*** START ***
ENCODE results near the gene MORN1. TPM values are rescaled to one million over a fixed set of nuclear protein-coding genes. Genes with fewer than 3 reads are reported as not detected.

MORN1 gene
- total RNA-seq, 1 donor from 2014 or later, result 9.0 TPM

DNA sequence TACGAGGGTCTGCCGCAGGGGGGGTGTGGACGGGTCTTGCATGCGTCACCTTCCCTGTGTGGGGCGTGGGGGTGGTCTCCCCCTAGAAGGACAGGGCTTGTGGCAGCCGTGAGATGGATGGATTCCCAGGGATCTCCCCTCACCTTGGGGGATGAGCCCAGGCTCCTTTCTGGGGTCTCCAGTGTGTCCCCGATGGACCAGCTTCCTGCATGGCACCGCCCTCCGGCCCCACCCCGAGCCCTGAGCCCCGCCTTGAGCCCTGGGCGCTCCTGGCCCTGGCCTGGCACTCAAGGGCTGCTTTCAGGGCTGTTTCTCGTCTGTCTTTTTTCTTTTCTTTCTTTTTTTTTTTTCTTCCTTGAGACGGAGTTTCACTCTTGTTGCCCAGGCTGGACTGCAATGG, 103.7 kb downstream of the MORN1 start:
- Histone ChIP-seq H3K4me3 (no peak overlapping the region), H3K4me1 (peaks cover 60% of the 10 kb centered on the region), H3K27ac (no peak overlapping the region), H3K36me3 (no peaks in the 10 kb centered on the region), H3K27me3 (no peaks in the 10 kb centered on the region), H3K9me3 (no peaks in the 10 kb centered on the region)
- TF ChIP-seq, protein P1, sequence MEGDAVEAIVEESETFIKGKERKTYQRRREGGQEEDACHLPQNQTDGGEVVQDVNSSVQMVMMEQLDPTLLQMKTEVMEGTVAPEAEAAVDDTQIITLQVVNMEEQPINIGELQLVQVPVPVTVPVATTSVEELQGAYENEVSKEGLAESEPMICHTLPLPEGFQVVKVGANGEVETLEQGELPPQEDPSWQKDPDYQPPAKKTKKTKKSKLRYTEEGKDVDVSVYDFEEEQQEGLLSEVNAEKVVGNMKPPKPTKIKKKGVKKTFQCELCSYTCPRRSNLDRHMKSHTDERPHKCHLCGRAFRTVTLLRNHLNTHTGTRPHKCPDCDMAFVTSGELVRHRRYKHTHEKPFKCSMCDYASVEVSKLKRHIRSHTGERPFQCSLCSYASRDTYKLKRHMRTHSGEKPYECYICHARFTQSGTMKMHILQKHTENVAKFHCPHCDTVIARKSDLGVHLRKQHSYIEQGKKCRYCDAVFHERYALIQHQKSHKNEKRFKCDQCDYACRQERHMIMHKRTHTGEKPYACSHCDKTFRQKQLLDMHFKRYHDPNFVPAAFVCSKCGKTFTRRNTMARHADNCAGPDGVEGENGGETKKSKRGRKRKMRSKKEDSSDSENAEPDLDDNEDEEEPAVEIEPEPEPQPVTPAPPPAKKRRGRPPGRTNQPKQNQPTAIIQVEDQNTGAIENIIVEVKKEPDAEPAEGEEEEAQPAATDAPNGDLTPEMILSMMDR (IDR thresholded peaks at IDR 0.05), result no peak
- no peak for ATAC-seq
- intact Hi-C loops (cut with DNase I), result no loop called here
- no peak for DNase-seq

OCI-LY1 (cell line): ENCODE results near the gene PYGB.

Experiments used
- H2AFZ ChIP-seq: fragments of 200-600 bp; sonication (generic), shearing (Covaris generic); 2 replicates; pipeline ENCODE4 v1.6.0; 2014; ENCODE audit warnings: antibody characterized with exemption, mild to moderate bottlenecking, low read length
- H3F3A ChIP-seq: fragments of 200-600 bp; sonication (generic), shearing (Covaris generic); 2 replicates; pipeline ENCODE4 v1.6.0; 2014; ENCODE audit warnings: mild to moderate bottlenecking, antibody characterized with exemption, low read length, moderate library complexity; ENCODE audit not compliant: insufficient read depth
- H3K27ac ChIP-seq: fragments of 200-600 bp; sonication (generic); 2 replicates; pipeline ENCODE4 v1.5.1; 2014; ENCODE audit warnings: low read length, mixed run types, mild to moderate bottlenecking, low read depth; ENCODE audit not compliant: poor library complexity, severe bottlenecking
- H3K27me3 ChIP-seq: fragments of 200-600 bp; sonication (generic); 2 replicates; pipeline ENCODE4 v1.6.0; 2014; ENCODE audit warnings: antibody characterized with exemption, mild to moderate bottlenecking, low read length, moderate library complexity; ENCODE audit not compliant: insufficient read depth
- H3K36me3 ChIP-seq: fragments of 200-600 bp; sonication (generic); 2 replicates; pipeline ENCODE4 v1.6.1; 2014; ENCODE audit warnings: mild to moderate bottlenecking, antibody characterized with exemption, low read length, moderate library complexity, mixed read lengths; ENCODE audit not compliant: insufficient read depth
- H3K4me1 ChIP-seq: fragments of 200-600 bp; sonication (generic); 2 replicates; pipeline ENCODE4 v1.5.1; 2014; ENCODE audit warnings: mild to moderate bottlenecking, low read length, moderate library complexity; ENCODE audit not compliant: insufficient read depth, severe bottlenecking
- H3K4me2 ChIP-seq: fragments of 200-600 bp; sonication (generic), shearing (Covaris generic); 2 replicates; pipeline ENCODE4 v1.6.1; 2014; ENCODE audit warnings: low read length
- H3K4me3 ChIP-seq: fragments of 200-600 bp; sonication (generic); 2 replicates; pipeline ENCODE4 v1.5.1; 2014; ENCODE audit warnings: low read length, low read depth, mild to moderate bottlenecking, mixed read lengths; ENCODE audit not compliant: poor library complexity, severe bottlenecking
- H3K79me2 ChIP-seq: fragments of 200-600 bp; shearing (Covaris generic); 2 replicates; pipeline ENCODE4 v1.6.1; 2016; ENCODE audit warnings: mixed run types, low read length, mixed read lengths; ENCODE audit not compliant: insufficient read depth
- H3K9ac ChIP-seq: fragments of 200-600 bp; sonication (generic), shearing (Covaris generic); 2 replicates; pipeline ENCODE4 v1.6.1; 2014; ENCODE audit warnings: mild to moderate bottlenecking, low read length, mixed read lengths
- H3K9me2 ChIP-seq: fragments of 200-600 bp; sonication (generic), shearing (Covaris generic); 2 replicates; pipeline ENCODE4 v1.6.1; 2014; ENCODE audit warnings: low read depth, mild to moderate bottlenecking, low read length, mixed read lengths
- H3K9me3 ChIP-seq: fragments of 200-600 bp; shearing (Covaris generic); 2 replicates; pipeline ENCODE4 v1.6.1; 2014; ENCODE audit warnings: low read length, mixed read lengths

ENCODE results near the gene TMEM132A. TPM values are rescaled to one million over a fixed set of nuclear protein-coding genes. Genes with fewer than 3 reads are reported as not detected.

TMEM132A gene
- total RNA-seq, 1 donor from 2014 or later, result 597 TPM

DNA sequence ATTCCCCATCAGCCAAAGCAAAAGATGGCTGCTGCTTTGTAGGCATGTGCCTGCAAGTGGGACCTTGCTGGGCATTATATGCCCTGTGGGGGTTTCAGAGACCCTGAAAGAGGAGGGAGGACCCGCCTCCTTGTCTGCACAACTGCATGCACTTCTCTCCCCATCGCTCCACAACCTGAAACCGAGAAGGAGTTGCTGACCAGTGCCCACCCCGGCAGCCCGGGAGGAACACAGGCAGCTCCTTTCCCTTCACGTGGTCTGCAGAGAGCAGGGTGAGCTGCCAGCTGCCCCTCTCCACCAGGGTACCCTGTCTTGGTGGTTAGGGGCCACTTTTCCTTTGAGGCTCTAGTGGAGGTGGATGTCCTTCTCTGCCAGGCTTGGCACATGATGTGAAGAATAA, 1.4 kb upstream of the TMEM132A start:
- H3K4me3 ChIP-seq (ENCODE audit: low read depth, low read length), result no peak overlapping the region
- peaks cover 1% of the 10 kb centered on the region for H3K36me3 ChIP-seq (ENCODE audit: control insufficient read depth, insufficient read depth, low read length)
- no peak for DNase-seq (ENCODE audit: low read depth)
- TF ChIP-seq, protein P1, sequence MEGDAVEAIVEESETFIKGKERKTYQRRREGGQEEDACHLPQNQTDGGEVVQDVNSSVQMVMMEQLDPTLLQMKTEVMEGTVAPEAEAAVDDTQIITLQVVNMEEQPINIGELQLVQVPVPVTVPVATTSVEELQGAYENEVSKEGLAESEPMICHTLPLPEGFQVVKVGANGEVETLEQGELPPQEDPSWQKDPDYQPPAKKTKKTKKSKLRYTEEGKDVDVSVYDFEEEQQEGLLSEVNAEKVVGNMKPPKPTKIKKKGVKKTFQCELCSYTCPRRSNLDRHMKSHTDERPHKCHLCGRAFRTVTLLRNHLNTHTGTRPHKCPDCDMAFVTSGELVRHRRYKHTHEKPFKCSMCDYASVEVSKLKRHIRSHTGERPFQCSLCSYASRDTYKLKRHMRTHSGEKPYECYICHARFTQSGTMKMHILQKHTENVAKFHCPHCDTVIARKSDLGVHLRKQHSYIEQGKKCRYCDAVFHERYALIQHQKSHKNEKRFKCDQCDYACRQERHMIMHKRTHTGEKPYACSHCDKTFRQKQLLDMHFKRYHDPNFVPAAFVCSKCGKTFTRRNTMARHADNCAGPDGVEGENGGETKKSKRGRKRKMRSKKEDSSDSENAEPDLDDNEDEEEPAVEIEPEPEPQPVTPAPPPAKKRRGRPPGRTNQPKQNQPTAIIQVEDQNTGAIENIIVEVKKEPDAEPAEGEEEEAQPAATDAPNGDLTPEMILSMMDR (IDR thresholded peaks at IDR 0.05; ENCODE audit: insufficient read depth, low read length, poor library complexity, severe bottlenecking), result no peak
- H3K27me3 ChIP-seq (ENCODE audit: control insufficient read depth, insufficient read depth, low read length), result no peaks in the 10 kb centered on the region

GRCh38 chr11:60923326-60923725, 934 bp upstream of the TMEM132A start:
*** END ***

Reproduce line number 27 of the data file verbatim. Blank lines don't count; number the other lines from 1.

DNA sequence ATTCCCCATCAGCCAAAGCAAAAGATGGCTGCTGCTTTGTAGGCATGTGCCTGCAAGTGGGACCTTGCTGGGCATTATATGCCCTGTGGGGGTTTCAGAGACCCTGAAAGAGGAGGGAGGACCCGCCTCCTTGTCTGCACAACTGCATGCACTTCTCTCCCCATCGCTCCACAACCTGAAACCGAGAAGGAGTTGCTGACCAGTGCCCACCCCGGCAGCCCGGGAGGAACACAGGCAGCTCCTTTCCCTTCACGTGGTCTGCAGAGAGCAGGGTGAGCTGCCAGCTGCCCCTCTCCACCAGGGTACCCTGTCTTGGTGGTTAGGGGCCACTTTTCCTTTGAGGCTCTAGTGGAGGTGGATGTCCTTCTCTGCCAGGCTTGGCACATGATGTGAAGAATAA, 1.4 kb upstream of the TMEM132A start: